The Dual-Drive IDE Hell

I have perhaps inaccurate but very strong memories from my PC-building days (in the early to mid-1990s) that one of the most failure-prone and frustrating endeavors was trying to get two IDE drives working together on a single cable as a master/slave pair, or as Device 0/1 in the language of the ATA Standard.

It’s not that it was fundamentally impossible… but it was insanely random and unpredictable. No one could tell in advance whether any given pair of IDE drives would work. Mixing drive vendors seemed to increase the likelihood of failure, but using two drives from the same vendor was by no means a guarantee of success.

Various jumpers used for configuring IDE hard disks

There were two major reasons for why this was the case:

  • The whole thing started out as a giant hack, pretending that two separate IDE drives are really two drives attached to a single AT style controller.
  • The vast majority of IDE users only ever had one drive, thus not putting enough pressure on IDE vendors to get their act together.

Eventually, by the late 1990s, things did work reasonably well. The key ingredient was cable select and (barely) special cables which allowed all drives to be configured identically and work as either master or slave depending on their cable position. This was not exactly a revolutionary concept; PC floppy drives and ST506 interface hard disks used the same idea, using a twist in the cable, since the early 1980s.

But floppy and ST506 drives were much simpler to deal with: The controller had two (or in theory four) drive select lines to work with, and each drive responded only when selected. In the IDE world, things were much trickier because the two drives had to share the same I/O interface including hardware registers and interrupt lines, and therefore had to carefully cooperate to decide which drive should be responding to register accesses and how.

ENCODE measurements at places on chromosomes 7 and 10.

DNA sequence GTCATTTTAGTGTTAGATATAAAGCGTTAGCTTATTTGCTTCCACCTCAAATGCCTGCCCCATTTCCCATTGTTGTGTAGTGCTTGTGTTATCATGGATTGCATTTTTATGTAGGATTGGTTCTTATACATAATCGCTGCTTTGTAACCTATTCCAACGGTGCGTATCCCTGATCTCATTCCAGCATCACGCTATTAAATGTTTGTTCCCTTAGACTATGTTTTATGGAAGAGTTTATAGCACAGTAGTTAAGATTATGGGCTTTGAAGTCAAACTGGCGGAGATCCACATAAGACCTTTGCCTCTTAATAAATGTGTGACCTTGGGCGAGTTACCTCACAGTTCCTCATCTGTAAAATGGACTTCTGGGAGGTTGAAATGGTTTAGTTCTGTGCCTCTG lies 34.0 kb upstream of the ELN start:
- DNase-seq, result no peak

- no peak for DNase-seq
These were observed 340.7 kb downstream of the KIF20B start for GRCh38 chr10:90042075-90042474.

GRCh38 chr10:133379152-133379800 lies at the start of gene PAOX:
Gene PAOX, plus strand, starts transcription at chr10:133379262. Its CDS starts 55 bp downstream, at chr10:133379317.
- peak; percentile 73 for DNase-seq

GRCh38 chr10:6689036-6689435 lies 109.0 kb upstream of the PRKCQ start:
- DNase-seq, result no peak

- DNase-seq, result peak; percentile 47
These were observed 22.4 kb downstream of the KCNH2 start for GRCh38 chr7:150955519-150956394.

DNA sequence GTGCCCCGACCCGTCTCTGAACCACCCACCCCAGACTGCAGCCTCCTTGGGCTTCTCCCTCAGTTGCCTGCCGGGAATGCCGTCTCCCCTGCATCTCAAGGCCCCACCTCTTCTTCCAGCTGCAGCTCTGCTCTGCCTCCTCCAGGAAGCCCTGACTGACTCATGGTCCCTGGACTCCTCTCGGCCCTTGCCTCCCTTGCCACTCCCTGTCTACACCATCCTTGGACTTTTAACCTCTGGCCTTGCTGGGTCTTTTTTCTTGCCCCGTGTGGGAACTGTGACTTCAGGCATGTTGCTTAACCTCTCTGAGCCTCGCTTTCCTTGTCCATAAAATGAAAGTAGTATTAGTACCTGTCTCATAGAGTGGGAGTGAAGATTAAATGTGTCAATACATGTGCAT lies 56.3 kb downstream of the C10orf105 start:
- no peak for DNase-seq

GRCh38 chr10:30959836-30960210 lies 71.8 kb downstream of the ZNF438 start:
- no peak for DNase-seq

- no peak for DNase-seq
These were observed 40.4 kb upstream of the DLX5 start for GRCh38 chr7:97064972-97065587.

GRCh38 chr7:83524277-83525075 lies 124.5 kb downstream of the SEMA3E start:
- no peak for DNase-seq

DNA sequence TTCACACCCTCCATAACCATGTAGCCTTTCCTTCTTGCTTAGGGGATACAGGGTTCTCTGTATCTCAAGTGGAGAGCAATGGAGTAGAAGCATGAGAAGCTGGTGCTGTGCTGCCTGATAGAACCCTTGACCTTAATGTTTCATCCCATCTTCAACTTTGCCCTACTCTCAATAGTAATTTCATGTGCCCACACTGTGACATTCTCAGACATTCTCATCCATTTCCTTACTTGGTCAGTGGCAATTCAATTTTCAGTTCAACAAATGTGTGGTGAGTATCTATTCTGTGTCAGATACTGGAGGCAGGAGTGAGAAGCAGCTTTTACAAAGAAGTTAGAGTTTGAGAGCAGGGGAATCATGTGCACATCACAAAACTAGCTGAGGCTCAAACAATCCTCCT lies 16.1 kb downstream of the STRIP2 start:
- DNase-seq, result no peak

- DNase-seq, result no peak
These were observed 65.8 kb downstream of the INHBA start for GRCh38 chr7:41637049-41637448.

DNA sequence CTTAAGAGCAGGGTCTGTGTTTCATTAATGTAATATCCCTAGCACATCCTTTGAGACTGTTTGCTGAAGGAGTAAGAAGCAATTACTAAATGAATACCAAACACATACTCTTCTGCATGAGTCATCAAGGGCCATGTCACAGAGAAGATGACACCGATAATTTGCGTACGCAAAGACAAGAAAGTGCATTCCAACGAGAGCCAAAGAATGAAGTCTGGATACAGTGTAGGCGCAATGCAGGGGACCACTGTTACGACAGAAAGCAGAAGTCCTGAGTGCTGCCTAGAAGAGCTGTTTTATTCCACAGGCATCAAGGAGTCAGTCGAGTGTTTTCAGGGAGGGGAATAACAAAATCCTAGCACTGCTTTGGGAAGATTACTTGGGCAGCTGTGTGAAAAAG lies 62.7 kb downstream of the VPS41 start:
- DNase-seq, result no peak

But it was even more complicated than that. To behave correctly, Device 0 has to act differently depending on whether Device 1 is present; if Device 1 is present, Device 0 has to let it respond to register accesses directed to it, but if there is no Device 1, then Device 0 has to respond to simulate a two-drive controller with no second drive attached.

The worst case is an IDE channel configured with only Device 1, because Device 1 has no way to know whether Device 0 is present, and therefore cannot respond for it. This scenario can be made to work, and it was somewhat common with ATAPI CD-ROMs, but host software has to be prepared to deal with it.

The way dual-drive IDE works is careful coordination between Device 0 and Device 1, hinging on the drive/head register (at I/O port 1F6h for standard primary IDE, 176h for secondary). In brief, both drives respond to register writes, but only the selected drive responds to writes to the command register. For read access and command register writes, only the selected device responds; in addition, Device 0 also responds for Device 1 when it knows there is no Device 1.

This carefully choreographed dance is also why seemingly trivial command overlapping can’t be done with IDE: The host cannot change the selected device while a command is executing (BSY or DRQ bits set in the status register), because this could lead to a situation where both drives believe they are active and both might respond to register reads or both try to deliver data, with predictably unpleasant results.


In the early days of IDE, configuration was done solely through jumpers. There were typically three distinct settings, not just two: Master, slave, and single drive. (As an aside, the ATA standards used the Device 0/1 terminology from the beginning, while the drive industry stuck with the master/slave terminology for a very long time.)

The separate master vs. single settings were needed because there was not yet a standardized way for Device 0 to recognize the presence of Device 1, yet Device 0 needed to behave differently depending on whether Device 1 was there or not.

The original ATA standard defined a protocol using the DASP- and PDIAG- signals which allows Device 1 to advertise its presence (DASP-) and report whether its diagnostics passed (PDIAG-). Of course pre-standard drives didn’t necessarily support this protocol.

Many early IDE drives therefore had jumper settings that told the drive configured as Device 0 whether it should expect an ATA-compliant Device 1. This is perhaps one of the best examples of a setting that makes perfect sense to engineers yet is worse than useless to users: They have no way to tell whether a drive they’re trying to connect is ATA-compliant or not.